Tunnel Route Selection (recording from the webinar)

A while ago I wrote about the Tunnel Route Selection feature of Cisco IOS and how it could be used to solve the redundantly-connected spoke site issue. Here’s the basic design: you have two uplinks to two ISPs, two DMVPN tunnel interfaces, each one sourced from one of the uplinks and two default routes. Everything works great until one of the ISPs enables RPF checks ... and then the all hell breaks loose. More in a short clip made from a recording of my DMVPN – From Basics To Scalable Networks webinar.

5 comments:

  1. I love the "today I took too much antidepressives" background music :)

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  2. In the scenario with a DMVPN built over the Internet and the need for redundancy, in the past I have used the Front-Door VRF DMVPN feature, with the Internet interface in the front-door VRF. This will only work if you are full tunneling Internet traffic from spokes to hub sites, but it solved the issue of having to have 2 different default routes for Internet and one for tunneled traffic quite nicely.

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  3. Front-door VRF works nicely if you have the spoke site with link to one ISP (or two ISPs that don't do RPF check). If you have two uplinks to two ISPs, you have to use two VRFs (or tunnel route selection if you use two MPLS/VPN services and don't need IPSec).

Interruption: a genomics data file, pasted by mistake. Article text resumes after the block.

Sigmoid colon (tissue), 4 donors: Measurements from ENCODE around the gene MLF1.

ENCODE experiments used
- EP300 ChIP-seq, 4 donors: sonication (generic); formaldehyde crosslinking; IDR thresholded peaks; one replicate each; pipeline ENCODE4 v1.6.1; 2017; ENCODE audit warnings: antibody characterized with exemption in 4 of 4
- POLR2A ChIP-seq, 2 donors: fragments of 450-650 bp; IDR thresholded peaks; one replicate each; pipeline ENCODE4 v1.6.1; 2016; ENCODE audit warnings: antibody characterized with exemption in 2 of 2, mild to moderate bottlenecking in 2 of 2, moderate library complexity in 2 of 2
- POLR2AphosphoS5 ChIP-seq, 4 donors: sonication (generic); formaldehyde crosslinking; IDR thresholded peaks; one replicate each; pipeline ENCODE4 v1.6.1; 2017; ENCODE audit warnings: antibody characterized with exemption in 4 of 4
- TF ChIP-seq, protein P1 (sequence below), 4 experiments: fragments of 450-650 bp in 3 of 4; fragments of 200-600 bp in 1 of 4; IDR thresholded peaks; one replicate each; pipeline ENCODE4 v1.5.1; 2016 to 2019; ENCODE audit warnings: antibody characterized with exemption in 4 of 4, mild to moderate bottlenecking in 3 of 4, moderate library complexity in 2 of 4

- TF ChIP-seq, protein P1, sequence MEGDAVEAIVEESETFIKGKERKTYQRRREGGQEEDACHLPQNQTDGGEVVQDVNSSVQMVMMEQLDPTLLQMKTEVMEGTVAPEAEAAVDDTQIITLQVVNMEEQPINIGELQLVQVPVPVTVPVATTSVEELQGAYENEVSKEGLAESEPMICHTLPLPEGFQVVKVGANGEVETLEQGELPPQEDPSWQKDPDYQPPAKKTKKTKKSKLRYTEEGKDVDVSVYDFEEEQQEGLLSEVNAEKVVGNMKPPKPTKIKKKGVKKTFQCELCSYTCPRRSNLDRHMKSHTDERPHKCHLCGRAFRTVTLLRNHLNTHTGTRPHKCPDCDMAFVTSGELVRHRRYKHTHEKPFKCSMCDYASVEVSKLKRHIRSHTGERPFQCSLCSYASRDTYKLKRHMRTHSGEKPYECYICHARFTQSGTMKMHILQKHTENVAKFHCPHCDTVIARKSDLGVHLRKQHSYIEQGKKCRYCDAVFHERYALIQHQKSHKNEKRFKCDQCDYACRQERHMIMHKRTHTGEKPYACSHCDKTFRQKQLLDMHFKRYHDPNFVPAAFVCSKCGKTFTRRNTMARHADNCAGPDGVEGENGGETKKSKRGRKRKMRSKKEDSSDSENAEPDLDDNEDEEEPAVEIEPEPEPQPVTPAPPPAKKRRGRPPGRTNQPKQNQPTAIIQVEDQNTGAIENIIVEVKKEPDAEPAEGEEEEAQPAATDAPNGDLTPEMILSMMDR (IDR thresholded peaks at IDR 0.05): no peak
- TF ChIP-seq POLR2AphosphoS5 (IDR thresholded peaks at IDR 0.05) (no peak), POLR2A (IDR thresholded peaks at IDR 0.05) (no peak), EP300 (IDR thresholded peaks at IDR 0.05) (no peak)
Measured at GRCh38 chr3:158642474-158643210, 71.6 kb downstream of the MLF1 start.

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  4. we use a vrf per ISP each with a different default route in each, and a 3rd default route in the global table for traffic going through the tunnels

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  5. That's the perfect solution!

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Ivan Pepelnjak, CCIE#1354, is the chief technology advisor for NIL Data Communications. He has been designing and implementing large-scale data communications networks as well as teaching and writing books about advanced technologies since 1990. See his full profile, contact him or follow @ioshints on Twitter.